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Building Bridges for Safe Communities: From the Incident Through the Court System [Webinar]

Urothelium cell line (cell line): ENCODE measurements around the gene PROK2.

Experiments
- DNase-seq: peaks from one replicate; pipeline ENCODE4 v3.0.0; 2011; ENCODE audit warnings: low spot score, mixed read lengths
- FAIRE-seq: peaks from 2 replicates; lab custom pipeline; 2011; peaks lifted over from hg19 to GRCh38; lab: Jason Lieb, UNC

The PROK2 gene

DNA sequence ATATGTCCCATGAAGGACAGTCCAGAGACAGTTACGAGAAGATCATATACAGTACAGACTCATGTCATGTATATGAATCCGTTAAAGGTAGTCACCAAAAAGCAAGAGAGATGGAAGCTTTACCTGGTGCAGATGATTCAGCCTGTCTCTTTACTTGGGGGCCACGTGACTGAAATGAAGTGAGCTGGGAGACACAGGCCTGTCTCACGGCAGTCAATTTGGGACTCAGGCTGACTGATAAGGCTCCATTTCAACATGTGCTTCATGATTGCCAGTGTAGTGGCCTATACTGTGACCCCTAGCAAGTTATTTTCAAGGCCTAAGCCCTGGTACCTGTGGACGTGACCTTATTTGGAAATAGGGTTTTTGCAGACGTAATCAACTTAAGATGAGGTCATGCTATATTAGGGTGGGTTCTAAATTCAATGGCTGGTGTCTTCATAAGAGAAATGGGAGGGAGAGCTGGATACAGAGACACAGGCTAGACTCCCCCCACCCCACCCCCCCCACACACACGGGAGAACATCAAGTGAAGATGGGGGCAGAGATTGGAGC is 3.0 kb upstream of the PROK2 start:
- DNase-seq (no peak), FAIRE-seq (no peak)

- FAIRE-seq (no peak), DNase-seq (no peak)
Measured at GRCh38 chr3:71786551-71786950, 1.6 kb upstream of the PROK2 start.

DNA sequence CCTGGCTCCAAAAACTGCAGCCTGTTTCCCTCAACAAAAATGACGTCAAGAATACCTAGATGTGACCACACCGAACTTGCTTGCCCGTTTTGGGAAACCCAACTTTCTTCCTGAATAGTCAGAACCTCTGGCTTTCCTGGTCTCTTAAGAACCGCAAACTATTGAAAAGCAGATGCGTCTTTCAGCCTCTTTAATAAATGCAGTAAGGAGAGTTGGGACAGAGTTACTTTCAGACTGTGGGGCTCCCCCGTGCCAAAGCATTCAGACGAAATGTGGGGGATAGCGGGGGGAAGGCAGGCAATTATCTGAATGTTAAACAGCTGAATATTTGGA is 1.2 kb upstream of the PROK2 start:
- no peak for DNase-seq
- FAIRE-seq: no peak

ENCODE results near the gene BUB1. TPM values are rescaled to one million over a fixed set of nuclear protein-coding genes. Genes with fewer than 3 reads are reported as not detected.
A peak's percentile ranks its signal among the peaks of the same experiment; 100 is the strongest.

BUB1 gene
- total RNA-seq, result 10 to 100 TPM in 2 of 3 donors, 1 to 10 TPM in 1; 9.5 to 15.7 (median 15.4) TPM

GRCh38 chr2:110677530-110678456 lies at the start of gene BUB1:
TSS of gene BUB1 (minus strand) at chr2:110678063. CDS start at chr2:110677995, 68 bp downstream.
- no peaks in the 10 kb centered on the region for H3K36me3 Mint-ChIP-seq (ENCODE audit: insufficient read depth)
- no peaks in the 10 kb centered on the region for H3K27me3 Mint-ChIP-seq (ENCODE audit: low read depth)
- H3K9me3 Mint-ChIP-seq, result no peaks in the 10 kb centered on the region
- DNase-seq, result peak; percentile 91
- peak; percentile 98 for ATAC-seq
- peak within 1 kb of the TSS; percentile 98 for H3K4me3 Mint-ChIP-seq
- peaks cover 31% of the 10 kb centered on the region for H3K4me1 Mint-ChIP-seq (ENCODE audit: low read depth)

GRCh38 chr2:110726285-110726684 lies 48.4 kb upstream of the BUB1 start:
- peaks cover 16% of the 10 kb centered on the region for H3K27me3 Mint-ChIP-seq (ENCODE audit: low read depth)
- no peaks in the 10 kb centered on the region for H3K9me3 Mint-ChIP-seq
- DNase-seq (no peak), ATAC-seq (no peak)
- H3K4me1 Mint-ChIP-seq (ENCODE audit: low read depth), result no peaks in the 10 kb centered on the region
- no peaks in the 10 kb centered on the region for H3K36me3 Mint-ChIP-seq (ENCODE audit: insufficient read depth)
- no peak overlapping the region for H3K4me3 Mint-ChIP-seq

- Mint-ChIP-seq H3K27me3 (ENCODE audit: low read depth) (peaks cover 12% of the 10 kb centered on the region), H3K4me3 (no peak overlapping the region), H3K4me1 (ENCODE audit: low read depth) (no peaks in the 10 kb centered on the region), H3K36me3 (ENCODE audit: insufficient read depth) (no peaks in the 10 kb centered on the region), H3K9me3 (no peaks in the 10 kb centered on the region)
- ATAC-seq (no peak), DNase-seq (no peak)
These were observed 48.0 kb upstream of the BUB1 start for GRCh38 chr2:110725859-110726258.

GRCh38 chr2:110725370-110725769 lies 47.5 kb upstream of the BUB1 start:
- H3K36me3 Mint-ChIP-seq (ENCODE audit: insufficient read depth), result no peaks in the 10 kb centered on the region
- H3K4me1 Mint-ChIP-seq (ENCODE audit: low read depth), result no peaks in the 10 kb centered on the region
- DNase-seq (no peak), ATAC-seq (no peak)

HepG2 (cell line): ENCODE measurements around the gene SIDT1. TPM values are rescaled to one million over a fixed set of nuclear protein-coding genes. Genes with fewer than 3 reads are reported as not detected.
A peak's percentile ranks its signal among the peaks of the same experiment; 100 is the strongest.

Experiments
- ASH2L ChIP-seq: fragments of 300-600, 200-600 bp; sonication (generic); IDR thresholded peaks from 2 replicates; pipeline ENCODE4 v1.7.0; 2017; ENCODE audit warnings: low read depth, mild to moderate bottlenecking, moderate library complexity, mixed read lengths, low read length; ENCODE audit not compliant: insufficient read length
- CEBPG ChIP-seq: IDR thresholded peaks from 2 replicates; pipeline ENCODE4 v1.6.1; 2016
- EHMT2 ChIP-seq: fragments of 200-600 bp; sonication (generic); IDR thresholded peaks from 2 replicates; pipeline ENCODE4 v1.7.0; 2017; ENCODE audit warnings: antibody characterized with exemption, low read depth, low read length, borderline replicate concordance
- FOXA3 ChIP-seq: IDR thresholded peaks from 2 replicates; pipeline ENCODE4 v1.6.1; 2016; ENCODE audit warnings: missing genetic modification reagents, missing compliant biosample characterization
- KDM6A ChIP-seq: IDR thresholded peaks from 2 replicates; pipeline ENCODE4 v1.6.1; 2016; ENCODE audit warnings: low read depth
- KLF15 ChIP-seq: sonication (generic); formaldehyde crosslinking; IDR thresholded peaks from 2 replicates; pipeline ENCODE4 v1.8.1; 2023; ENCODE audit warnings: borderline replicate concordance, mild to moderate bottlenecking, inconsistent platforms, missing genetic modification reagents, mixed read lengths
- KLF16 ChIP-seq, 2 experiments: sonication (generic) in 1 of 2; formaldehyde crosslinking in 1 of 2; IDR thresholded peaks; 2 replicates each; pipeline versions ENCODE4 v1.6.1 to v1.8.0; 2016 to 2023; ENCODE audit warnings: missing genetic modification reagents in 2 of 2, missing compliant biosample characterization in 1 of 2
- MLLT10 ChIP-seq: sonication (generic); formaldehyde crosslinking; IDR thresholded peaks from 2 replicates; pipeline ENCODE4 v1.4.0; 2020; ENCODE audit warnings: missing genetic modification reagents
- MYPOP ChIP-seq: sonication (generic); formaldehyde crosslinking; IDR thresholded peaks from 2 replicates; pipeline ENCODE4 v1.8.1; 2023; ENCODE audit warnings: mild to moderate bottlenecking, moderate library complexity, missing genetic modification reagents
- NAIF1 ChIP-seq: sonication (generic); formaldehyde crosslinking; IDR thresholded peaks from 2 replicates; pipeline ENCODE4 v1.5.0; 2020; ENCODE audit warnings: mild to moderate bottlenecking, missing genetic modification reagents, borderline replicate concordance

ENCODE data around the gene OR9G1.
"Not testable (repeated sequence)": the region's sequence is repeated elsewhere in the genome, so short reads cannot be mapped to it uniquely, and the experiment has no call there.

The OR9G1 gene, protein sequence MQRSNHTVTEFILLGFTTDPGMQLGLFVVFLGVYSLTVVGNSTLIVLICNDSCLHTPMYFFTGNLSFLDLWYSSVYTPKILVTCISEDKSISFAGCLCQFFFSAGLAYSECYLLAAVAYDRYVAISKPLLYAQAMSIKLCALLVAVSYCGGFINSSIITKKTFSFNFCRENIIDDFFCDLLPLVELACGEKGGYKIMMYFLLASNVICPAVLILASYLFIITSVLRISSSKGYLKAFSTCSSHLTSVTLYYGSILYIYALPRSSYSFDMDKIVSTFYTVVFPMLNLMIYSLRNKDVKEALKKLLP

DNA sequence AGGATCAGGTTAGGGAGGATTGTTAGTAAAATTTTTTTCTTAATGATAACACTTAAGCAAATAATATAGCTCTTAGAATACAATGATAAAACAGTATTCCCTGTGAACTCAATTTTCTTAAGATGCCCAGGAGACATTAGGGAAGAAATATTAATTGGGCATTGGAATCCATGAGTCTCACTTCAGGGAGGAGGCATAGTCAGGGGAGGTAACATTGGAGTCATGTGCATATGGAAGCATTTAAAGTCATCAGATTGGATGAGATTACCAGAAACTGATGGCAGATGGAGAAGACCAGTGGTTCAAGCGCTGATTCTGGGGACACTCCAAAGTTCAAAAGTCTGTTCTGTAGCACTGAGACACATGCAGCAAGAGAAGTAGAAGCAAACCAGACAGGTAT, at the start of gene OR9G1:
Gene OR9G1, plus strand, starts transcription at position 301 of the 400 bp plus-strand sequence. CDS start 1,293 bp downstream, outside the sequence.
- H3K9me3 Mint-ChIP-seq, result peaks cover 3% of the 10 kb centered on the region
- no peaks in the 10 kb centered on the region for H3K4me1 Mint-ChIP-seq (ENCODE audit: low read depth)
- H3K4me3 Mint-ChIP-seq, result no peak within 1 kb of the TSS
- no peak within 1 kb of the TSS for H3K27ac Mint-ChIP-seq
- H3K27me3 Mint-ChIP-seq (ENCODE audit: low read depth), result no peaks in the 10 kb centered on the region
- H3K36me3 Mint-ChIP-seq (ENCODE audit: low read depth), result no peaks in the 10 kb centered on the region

Public safety technologies, processes and people don’t necessarily mesh perfectly; they use many disparate processes and systems. Each person’s function has its own goals and objectives, and its own unique challenges. The technology and processes are generally designed and built for specific roles or purposes within the criminal justice workflow. In fact, in many situations, there can be conflict or misunderstanding between the goals of these organizations. We all have a better understanding of the criminal justice system by learning from the individuals who are involved and work to support an aspect of its daily function. Each person involved in the criminal justice workflow needs better insights into the technology challenges, the emotions, and the level of trust of others, outside of any particular heat-of-the-moment situation. You are going to hear each of them talk about the challenges in their area and where they see opportunities to improve the outcomes. The empathy gained through this open conversation can lead to better decisions on the use of technology, processes, and behavior, and ultimately better outcomes, for public safety and criminal justice. The panelists will discuss the perspectives of: • Victims • PSAP/911 • First responders • Law enforcement • District Attorney To build trust, technology automation and processes should respect the rights of community members as well as the rights of law enforcement. The panelists will discuss their personal and professional experiences with the criminal justice workflow, particularly regarding domestic violence situations and the ethical considerations for the application of technology. Primal safety is a universal and God-given right. If we work together to understand how to create bridges of safety, we as a nation will indeed be safer. Full Transcript: https://docs.google.com/document/d/17V9WdFjb3E59YYbjHHbFeiyYsUjPLE6YWPzGkRINKHI/edit Panelist: Rita Smith, email@example.com Rita Smith began working as a crisis line advocate in a shelter for battered women and their children in Colorado in 1981. She has held numerous positions in Colorado and Florida in several local domestic violence and sexual assault programs, including Program Supervisor and Director. She was the Executive Director of the National Coalition Against Domestic Violence for nearly 22 years. Heather Joyner, firstname.lastname@example.org Heather serves as the full-time Assistant Director with Franklin County Emergency Communications in Louisburg, NC. Heather oversees and coordinates all activities of the Public Safety Answering Point including research and implementation of new technologies that provide citizens with the best means for contacting 911 in rural areas. Prior to joining Franklin County, Heather served as the 911 Director for Halifax County E-911 Central Communications from 1998-2019. John Jackson, email@example.com John Jackson has 30 years of police service, including multiple rural and urban municipal police departments in positions and ranks up to and including Chief of Police in Colorado. Matthew Durkin, firstname.lastname@example.org Matthew Durkin joined the law firm Fuicelli and Lee, P.C. in January 2021. Matthew helps clients who have been injured build their case and litigate if necessary. © 2022 by eBodyGuard. All rights reserved. Copyright protection claimed includes all forms and matters of copyrightable material and information now allowed by statutory or judicial law or hereinafter granted. eBodyGuard© and all eBodyGuard products mentioned in this publication are trademarks of eBodyGuard Corp.Show More Show Less